Character creation is mostly run by the guidelines of the WoD core book, except that in this case you’re not creating a human who is changed by the supernatural but someone who is a supernatural being to start with. The WoD Morality trait is replaced by Humanity, a 10-point scale which shows how well you understand (or at least can imitate the behavior of) the mortal world around you. Monstrous behaviors (like throwing little girls into ponds and the like) reduce your Humanity and make it harder to resist the Torments of being an inhuman creature. Promethean characters also have Pyros which they can spend to power Transmutations, and Azoth, a form of purified Pyros which functions as the strength of the fire contained within you. Having lots of it makes it easier to spend Pyros and ultimately attain humanity, but also makes the mortals who meet you more unsettled and can attract Pandorans, misbegotten creatures who feed on the Pyros.

This is probably getting confusing. There’s a lot to absorb with this game, which is typical of World of Darkness stuff- it’s a matter of becoming used to the specific terminology of each little subculture. Unfortunately we’re not quite done yet- there are plenty of capital words to follow. It does get a bit simpler, though.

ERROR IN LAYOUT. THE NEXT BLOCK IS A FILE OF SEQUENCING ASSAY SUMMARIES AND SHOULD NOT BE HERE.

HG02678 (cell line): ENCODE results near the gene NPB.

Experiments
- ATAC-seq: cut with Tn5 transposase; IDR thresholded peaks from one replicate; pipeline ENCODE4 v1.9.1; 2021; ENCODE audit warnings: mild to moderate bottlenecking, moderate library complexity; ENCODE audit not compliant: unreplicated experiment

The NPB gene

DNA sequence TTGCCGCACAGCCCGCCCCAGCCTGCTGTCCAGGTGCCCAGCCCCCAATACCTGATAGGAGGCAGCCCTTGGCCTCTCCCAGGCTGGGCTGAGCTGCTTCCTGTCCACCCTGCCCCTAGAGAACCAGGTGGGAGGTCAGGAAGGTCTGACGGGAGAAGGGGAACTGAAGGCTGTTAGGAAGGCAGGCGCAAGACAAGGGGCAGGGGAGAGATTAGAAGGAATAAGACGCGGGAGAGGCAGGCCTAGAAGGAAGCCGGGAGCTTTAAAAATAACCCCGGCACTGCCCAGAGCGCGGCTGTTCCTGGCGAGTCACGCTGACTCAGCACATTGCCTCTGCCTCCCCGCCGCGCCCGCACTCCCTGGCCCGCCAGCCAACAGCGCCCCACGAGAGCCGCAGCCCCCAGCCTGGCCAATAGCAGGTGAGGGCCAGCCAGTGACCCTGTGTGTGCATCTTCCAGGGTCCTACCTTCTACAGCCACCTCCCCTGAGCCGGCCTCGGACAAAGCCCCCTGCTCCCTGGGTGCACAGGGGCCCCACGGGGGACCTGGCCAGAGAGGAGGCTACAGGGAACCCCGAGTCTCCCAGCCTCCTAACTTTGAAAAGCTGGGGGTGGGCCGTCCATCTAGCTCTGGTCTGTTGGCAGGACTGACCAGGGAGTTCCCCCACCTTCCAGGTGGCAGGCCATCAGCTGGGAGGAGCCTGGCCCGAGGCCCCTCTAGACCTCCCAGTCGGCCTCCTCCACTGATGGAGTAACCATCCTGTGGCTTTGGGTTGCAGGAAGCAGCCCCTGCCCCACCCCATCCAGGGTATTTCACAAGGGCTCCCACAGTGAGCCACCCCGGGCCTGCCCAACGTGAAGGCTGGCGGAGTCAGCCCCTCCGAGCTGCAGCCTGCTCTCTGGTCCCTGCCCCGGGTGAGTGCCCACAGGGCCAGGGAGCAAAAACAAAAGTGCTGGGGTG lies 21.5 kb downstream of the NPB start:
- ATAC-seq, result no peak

There are three mechanics which reflect the difficulty of being a Promethean in a mortal world. Prometheans can generally give the illusion of a normal appearance, but something about their soulless nature causes Disquiet in humans- mortals have to roll a test of Resolve and Composure, against the Promethean’s Azoth, and failure places them in the first stage of Disquiet, initially suffering strange dreams about this odd person in their lives, moving on to dark fantasies, paranoia, and finally destructive action. Disquiet can also spread from person to person, turning entire communities against the Prometheans and causing everyone to break out the pitchforks and torches. This is perfectly in tune with all kinds of “artificial life” stories, from A.I. to EDWARD SCISSORHANDS, and the mechanics leave a lot of room for interpretation. Then there’s the psychological pressure on the Promethean, represented by Torment. Various conditions and occurrences (including being damaged by fire, which is especially dangerous to a Promethean- fire BAD, if you will) trigger an unopposed Humanity roll, failure throwing the Promethean into a state of rage and temporarily smothering his or her humanity. Frankensteins get vengeful and violent, Muses take on a stalkerly attitude, Osirans become detached and almost sociopathic, Golems go on mindless destructive rampages, and Ulgans become dominated by the spirits they contact. This has some good potential, though obviously Storytellers have to be delicate about guiding PC behavior. Finally there’s Wasteland, the corrupting effect Prometheans’ Pyros has on the world around them. When a Promethean spends longer than a day anywhere, the Pyros starts to degrade and twist things for a mile around, and over a period of months the landscape develops in a way relates to the Promethean’s lineage (and the element connected with it.) A Wasteland can also spread if things get too bad in the center area, and there seems to be no upper limit on how big they can get. Now, I like the basic idea of the landscape where Prometheans live changing to look like something out of a James Whale movie, but at times the effect seems a bit severe, especially when the land starts spreading Disquiet and perhaps subtly prodding mortals in the area to do something about the taint. It makes sense for Prometheans to be under pressure to keep moving, but it also seems like these rules would make it difficult to run an urban campaign (and lower the value of the Lair merit.) Wasteland stages run from one to five, but for some reason the description of effects by lineage only goes from stages two to four. Wasteland probably isn’t too bad in practice since it does spread on a monthly basis, but it seems like it could have been limited and simplified a bit. It just seems weird to me that you could theoretically create a Wasteland the size of Rhode Island by staying in a shack for long enough, especially in an overall setting where humanity is largely ignorant of the supernatural forces that surround them.